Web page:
Dubbed “twelve tales of women who gleefully write their own rules, bend or break the social norms, and generally aim to misbehave”, one can be forgiven for thinking Wicked Women promises much. Alas, in this instance I couldn’t help thinking it failed to deliver on this promise, and that’s both unfortunate and disappointing.
When I pick up an anthology, I at least expect an introduction to the volume by the editor(s) offering some form of commentary as to why various stories were picked to be included, maybe get some idea of the thinking behind some of the selections chosen, etc. Alas, there’s no sign of any of that here, and working through all the stories feels loose and wayward, moreso if they vary so markedly in quality.
Of the twelve stories herein, only “This Blessed Union” by Adrian Tchaikovsky and the somewhat disturbing “How To Be The Perfect Housewife” by Chloë Yates really stood out for me as being excellent. And while Gaie Sebold’s “Change of Heart” sits quite smartly as a great introduction and prequel of sorts to her Babylon Steel debut series, the rest varied widely from distinctly average (“The Book of the Gods” by Sam Stone and “No Place of Honour” by A R Aston), to reasonably good (“The Shabti-Maker” by Christine Morgan, “Down at the Lake” by Jaine Fenn, and Jonathan Ward’s “A Change Of Leadership”), with some proving simply unsatisfying (“Win Some, Lose Some” by Juliet McKenna, “Red Ribbons” by Stephanie Burgis, and Tom Johnstone’s “Kravolitz”).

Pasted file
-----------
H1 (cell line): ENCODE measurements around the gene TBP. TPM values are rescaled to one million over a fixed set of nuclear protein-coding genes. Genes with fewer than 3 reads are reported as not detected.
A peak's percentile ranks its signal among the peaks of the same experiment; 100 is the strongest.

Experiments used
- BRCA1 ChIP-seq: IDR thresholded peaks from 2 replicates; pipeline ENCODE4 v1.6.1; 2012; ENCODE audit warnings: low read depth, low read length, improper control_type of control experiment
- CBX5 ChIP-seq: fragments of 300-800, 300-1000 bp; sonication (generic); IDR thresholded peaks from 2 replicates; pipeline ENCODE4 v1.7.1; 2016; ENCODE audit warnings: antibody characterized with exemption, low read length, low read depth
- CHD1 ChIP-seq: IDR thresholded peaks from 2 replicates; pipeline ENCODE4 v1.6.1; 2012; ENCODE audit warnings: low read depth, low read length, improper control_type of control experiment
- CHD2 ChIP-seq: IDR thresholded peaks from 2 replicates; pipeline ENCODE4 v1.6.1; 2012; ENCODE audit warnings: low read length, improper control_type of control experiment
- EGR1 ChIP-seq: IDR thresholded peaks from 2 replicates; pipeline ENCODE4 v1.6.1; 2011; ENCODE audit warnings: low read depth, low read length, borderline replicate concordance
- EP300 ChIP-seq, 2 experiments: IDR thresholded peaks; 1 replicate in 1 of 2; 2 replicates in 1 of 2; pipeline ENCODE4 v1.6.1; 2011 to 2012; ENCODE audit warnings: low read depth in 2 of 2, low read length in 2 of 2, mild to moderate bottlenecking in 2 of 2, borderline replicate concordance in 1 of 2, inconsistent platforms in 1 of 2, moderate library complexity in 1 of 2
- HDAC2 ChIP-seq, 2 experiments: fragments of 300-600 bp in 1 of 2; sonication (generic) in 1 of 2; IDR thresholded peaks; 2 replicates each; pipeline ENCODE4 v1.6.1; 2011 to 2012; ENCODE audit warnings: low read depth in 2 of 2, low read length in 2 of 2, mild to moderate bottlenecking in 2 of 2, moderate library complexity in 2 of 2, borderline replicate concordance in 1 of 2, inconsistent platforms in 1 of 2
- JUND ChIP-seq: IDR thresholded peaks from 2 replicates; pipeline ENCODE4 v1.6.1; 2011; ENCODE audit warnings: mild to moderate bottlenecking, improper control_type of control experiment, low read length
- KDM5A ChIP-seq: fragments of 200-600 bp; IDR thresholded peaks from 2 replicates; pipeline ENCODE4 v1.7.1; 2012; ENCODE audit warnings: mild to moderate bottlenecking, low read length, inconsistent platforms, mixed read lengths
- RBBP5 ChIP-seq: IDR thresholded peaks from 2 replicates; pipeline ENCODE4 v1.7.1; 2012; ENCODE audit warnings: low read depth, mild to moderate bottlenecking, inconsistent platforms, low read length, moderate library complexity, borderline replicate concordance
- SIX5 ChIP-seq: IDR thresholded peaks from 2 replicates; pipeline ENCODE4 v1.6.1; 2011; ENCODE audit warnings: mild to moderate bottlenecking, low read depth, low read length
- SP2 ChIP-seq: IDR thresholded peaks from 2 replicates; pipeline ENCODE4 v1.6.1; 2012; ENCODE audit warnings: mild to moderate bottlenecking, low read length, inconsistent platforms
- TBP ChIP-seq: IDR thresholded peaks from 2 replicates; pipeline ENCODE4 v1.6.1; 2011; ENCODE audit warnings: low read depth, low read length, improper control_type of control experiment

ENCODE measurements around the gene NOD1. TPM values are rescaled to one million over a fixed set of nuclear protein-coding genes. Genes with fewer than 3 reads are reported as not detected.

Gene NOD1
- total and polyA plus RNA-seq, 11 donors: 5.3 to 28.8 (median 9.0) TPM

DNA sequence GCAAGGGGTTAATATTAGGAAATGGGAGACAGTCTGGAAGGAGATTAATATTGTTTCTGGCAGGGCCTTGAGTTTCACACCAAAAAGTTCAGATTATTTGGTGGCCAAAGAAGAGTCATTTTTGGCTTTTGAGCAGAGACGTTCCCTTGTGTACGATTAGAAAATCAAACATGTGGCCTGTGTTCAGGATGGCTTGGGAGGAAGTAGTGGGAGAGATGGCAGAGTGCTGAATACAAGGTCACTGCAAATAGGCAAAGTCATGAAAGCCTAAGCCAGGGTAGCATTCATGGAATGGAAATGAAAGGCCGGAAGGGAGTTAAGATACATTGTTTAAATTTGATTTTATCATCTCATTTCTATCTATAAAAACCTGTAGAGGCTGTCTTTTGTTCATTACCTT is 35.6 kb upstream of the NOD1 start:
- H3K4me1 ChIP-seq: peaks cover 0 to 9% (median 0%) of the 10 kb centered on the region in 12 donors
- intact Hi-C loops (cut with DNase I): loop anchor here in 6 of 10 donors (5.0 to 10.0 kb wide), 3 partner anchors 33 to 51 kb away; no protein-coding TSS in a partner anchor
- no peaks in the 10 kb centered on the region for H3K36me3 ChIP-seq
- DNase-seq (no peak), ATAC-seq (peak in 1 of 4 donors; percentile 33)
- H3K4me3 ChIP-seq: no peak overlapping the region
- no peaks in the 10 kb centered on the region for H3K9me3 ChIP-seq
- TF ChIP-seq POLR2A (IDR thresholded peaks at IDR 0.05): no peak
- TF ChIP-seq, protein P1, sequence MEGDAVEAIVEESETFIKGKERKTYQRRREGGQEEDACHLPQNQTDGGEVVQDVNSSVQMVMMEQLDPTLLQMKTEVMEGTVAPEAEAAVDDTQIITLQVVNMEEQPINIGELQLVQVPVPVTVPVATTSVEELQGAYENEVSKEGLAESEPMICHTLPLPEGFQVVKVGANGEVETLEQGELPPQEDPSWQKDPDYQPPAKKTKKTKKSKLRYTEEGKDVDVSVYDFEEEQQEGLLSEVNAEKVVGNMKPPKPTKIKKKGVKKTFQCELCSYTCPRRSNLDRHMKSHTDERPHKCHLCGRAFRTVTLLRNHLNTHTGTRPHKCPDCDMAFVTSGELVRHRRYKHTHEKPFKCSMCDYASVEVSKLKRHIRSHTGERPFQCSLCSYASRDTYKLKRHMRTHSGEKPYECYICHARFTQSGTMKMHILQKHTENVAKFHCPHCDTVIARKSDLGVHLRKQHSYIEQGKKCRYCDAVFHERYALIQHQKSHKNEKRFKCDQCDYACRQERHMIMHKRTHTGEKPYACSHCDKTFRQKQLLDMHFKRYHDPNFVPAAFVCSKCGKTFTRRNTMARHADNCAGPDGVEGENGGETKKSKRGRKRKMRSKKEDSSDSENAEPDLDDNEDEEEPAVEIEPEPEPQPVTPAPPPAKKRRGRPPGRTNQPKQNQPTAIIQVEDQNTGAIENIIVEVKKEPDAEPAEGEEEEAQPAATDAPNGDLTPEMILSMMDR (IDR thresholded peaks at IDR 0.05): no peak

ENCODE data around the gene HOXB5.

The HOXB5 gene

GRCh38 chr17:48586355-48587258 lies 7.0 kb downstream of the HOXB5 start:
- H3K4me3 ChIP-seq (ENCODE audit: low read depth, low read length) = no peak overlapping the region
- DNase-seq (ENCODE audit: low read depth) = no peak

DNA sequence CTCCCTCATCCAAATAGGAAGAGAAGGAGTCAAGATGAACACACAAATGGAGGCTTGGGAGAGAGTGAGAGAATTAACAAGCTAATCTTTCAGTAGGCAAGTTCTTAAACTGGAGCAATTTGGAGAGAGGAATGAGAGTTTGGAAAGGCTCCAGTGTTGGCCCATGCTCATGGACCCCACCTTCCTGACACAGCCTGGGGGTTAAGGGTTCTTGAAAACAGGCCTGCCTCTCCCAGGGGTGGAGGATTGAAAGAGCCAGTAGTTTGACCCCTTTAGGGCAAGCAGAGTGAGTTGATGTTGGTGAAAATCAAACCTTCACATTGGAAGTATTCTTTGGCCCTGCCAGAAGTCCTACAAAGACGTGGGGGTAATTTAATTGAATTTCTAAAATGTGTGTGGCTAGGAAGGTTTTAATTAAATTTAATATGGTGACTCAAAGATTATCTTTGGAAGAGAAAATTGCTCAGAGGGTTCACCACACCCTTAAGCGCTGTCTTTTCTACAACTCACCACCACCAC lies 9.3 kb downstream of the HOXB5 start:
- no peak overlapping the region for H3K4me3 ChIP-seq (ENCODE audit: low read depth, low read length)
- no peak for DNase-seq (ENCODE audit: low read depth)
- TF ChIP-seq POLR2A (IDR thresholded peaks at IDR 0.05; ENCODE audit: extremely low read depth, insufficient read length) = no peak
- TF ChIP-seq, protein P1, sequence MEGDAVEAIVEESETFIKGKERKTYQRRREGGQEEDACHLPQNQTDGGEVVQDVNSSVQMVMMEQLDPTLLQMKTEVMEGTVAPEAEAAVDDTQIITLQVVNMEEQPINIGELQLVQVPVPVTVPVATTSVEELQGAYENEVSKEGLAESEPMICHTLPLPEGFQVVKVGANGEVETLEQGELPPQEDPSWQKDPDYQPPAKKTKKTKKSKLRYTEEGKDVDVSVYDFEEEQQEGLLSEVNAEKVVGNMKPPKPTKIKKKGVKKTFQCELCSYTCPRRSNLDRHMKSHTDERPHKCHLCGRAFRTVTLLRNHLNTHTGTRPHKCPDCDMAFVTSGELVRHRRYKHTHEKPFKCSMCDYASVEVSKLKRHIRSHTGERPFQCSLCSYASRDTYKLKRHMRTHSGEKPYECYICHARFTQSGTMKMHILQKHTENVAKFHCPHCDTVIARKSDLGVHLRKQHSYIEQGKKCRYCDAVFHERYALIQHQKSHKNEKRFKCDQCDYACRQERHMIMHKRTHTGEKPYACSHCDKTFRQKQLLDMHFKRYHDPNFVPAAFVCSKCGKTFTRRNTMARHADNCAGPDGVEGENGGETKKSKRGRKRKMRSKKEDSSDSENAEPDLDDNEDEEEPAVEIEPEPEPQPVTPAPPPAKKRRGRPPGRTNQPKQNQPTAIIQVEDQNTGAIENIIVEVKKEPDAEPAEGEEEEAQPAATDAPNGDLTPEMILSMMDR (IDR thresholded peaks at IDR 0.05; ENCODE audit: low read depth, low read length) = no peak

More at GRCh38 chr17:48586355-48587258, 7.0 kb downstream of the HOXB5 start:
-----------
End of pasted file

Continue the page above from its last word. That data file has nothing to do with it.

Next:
Jaine Fenn’s “Down at the Lake” was interesting and promised much but proved way too short, I felt, as did Juliet McKenna’s “Win Some, Lose Some” which felt like the start of something bigger but then just stopped. And much as I tried (twice), Zen Cho’s “The First Witch of Damansara” just left me feeling puzzled and frustrated.
Whether it’s the intention of Fox Spirit to bring out further volumes in this series, I’m really not sure, but much as I’d be interested to see them, I think there needs to be a positive upturn in quality if it’s to stand any chance of doing justice to the theme. I’m all for kick ass women behaving badly, but let’s bring some context and backbone into the mix, and share some of the thoughts behind the editor’s choices.
Overall this was a tad disappointing, but by no means a false start — it’s a theme with huge potential, deserving of support, and ripe for development: I would’ve appreciated knowing a bit more about the thinking behind some of the choices, that’s all.